Black folk The roots of the Black working class

Blair Murphy Kelley, 1973-

Book - 2023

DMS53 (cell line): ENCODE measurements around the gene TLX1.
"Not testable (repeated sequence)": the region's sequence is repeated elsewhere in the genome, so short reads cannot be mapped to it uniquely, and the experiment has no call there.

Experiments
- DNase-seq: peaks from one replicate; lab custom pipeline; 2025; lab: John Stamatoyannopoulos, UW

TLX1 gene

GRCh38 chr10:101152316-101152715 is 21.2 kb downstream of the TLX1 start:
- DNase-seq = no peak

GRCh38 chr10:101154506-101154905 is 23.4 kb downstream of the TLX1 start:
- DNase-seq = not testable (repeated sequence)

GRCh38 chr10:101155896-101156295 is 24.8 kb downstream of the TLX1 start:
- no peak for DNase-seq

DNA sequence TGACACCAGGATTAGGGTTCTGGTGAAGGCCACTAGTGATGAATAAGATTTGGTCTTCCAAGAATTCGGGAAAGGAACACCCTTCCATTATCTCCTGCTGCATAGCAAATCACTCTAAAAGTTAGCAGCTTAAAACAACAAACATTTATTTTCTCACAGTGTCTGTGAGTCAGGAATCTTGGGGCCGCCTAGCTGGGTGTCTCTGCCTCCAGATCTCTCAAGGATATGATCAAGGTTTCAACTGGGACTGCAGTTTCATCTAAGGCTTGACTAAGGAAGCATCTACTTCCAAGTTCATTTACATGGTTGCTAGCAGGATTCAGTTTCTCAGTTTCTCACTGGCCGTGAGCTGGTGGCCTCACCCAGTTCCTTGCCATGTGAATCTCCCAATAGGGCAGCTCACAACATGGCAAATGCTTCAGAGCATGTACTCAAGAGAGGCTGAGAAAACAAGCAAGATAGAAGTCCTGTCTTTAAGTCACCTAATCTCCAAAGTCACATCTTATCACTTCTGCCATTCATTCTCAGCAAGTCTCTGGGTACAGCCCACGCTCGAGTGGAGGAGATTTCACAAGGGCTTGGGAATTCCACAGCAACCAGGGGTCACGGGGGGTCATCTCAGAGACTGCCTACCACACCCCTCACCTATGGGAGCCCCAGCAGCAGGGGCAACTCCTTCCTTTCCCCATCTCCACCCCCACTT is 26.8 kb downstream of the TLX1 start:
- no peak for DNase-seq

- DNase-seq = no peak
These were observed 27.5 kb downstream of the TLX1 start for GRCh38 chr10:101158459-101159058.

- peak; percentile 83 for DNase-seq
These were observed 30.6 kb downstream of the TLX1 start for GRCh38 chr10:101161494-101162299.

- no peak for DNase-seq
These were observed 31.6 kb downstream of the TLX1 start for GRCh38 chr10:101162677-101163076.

"An award-winning historian illuminates the adversities and joys of the Black working class in America through a stunning narrative centered on her forebears. There have been countless books, articles, and televised reports in recent years about the almost mythic "white working class," a tide of commentary that has obscured the labor, and even the very existence, of entire groups of working people, including everyday Black workers. In this brilliant corrective, Black Folk, acclaimed historian Blair LM Kelley restores the Black working class to the center of the American story. Spanning two hundred years--from one of Kelley's earliest known ancestors, an enslaved blacksmith, to the essential workers of the Covid-19 pandem...ic--Black Folk highlights the lives of the laundresses, Pullman porters, domestic maids, and postal workers who established the Black working class as a force in the late nineteenth and early twentieth centuries. Taking jobs white people didn't want and confined to segregated neighborhoods, Black workers found community in intimate spaces, from stoops on city streets to the backyards of washerwomen, where multiple generations labored from dawn to dusk, talking and laughing in a space free of white supervision and largely beyond white knowledge. As millions of Black people left the violence of the American South for the promise of a better life in the North and West, these networks of resistance and joy sustained early arrivals and newcomers alike and laid the groundwork for organizing for better jobs, better pay, and equal rights. As her narrative moves from Georgia to Philadelphia, Florida to Chicago, Texas to Oakland, Kelley treats Black workers not just as laborers, or members of a class, or activists, but as people whose daily experiences mattered--to themselves, to their communities, and to a nation that denied that basic fact. Through affecting portraits of her great-grandfather, a sharecropper named Solicitor, and her grandmother, Brunell, who worked for more than a decade as a domestic maid, Kelley captures, in intimate detail, how generation after generation of labor was required to improve, and at times maintain, her family's status. Yet her family, like so many others, was always animated by a vision of a better future. The church yards, factory floors, railcars, and postal sorting facilities where Black people worked were sites of possibility, and, as Kelley suggests, Amazon package processing centers, supermarkets, and nursing homes can be the same today. With the resurgence of labor activism in our own time, Black Folk presents a stirring history of our possible future."--Publisher.